Texan Mark Sikes Goes Hollywood

Mark Sikes. Potrait by Amy Neunsinger.
Texas native Mark D. Sikes is having a very Hollywood moment. The interior designer, who lives in L.A., caught the eye of director/producer Nancy Meyers (Something’s Gotta Give, It’s Complicated) with his classic take on California style. She hired him to update her L.A.house, then recruited him a year later to consult on the set design for her 2015 movie, The Intern, which was filmed in Brooklyn. (Sikes was born in Brownwood, Texas.) 

Meyers even wrote the introduction for Sikes’ first book, Beautiful: All-American Decorating and Timeless Style ($45, Rizzoli). The book is filled with elegant, comfortable rooms layered with Sikes’ trademark design elements — cheerful blue-and-white porcelain, wicker and rattan, and fabrics in stripes, batik, and ikat patterns. As you'll notice, he's crazy about stripes (see his interview below, where he tells us where that obsession came from).

Draper James
Southern belle Reese Witherspoon, who hired Sikes to imbue her Nashville home with bright colors and floral prints, also tapped him for the design of her lifestyle store, Draper James, which opened in Nashville last fall. Texas will get a taste of Sikes’ punchy American style this month, when Draper James opens in Dallas in Highland Park Village. This fall, Sikes is also introducing collections for a raft of venerable American companies, including fabrics for Schumacher & Co.; a 150-piece furniture collection for Henredon; accessories for Maitland-Smith; and striped dhurrie rugs for Merida.

Draper James' interior, with Sikes' signature stripes
Sikes employs stripes in everything from residential projects and store interiors to his fabric and rug collections. Several years ago, he launched MDS Stripes, women’s American classic clothing based around blue-and-white stripes, with a ’30s, ’40s, ’50s old Hollywood and American ingénue vibe, which he sells through his website, Moda Operandi, Club Monaco, and Shopbop.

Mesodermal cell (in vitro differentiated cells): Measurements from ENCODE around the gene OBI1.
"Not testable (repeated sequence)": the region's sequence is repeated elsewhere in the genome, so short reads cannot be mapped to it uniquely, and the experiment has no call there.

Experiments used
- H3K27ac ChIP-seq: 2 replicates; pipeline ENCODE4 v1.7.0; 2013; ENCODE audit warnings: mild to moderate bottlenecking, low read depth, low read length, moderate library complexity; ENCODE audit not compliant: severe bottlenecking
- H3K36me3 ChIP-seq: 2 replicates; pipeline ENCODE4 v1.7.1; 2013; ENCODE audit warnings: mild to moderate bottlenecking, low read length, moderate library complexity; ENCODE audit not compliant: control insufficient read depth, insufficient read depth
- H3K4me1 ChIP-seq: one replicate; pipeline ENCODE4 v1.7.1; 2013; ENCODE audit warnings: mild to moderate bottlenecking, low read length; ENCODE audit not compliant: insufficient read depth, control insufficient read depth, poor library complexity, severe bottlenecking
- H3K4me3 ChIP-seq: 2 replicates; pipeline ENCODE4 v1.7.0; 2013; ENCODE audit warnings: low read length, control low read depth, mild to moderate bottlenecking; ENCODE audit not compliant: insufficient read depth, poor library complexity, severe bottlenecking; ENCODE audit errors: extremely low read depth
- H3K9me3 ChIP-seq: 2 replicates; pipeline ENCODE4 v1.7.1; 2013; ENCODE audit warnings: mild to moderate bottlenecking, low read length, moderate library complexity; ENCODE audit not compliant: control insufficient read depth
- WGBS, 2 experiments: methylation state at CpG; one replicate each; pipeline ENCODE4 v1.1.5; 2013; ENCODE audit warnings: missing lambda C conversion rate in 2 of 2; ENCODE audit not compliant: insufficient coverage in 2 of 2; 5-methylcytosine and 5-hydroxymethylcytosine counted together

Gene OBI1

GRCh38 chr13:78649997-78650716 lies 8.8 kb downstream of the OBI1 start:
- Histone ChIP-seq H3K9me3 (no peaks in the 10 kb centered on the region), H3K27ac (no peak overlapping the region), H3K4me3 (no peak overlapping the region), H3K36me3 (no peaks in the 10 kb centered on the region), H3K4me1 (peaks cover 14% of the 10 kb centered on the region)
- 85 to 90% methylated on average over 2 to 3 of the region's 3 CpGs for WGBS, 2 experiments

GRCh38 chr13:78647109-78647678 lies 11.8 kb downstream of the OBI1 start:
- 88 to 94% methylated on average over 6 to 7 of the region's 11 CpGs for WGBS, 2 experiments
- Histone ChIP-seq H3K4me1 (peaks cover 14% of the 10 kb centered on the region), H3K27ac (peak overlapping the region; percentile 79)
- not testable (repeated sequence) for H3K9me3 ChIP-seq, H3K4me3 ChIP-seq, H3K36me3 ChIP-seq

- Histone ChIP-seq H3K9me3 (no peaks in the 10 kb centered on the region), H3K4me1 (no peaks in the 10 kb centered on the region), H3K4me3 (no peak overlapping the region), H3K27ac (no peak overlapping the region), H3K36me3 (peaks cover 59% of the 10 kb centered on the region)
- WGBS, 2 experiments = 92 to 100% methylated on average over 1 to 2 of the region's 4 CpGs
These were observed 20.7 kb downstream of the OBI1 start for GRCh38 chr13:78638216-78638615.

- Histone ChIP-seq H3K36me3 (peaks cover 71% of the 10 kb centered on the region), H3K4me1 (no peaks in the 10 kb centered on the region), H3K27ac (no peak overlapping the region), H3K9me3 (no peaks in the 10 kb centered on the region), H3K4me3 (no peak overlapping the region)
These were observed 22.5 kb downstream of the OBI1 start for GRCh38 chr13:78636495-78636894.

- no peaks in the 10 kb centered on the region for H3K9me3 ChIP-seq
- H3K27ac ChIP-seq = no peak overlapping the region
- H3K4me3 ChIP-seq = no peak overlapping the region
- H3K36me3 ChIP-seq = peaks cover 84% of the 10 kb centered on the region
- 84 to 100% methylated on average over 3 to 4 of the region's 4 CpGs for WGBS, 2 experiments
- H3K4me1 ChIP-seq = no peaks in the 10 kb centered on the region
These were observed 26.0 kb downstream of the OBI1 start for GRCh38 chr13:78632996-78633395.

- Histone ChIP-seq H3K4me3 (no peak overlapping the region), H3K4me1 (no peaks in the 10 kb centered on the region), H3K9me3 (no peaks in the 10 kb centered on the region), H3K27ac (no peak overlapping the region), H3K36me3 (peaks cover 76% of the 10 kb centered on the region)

Dining room at Kip's Bay, by Mark Sikes

Let’s pick Sikes’ brain for a few minutes:
Favorite hotels.
Whenever I’m in Miami, I have to stay at Casa Tua. It’s a Mediterranean-style villa and garden that’s been the same for 20 years; they don’t even have a pool. When I’m in Europe, I try to stay at Hotel Lungarno in Florence. I love how understated and charming it is.
Last thing you bought for your house.
Michael and I have a house in the Hollywood Hills that’s a little bit Mediterranean with some Regency details. I’m updating rooms with fabrics from my Schumacher collection.
Describe your fabric collection for Schumacher.
It’s very all-American, with a chinoiserie vine print, ikat, stripes (I love stripes), blue-and-white, and medallion prints.
What’s inspiring you now?
I’m working on a house for a client in Malibu right on the ocean, so I’m mesmerized by the water and sky and sand. When I decorate a house, I’m always thinking about the space around it and how to bring the feeling inside. I’m obsessed with the Pacific Ocean right now.
Favorite design books.
Snowdon Blue by Lord Snowdon, a collection of portraits.One Man’s Folly: the Exceptional Houses of Furlow Gatewood, the southern antiques expert. I love all the Horst books. The interiors from Vogue Living: Houses, Gardens, People were very inspiring.
Your blog (markdsikes.com) is really popular…
When I started my blog five years ago, I’d just moved to L.A., and I was in limbo. Michael and I had bought a new home and were decorating it. I had just kind of tapped into the blog movement as a way to journalize what I love. About the same time, I got a project published in House Beautiful, and the blog took off in an exciting way. The book really came out of the blog.
I’d already formulated a story in my head about my design work, what inspires me, how I curate, and how I do things. So when I started talking to an agent, the story was easy to tell.
How you met Nancy Meyers.
About three or four years ago, I was working on store windows for an event in L.A., and she came in with her daughter. I didn’t know who she was. We started having a conversation, and she noticed that the same fabrics she was looking at, we had in our windows. A month later, I got an email asking me to help with some areas in her house. She’d been doing some research on me. It wasn’t until later that I found out she was Nancy Meyers the director. I’m still working on her house in L.A.